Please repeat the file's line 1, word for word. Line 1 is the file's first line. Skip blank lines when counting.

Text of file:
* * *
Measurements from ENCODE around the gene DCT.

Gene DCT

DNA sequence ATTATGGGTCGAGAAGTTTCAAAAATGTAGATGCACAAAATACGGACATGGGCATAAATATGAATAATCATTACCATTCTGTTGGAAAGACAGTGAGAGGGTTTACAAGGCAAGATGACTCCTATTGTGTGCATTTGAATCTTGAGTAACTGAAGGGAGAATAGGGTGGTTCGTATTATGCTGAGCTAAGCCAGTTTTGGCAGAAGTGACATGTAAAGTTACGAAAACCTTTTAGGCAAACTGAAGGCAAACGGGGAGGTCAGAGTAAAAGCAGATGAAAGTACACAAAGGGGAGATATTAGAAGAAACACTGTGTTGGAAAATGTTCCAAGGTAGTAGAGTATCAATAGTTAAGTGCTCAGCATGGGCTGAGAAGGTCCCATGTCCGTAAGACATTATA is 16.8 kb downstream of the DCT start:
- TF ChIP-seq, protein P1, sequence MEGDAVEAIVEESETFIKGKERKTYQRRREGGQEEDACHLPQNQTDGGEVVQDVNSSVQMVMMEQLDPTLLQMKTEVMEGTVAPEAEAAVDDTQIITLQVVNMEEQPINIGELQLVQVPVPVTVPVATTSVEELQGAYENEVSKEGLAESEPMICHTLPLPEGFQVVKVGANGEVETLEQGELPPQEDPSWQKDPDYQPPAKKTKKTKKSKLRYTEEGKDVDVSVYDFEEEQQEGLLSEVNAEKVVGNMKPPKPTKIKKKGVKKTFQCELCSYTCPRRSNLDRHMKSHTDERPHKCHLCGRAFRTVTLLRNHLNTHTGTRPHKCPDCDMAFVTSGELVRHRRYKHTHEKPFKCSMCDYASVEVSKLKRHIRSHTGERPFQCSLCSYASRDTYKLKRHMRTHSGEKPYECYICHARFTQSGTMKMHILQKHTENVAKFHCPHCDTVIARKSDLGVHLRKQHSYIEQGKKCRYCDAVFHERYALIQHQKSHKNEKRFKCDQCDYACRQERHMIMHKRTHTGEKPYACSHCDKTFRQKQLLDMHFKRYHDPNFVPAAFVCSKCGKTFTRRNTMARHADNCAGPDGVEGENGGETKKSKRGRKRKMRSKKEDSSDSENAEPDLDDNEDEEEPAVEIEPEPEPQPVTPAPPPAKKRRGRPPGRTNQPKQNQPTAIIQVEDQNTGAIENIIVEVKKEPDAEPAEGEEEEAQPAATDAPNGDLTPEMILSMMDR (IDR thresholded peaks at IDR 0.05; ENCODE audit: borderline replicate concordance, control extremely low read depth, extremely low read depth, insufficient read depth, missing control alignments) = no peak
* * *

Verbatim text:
Measurements from ENCODE around the gene DCT.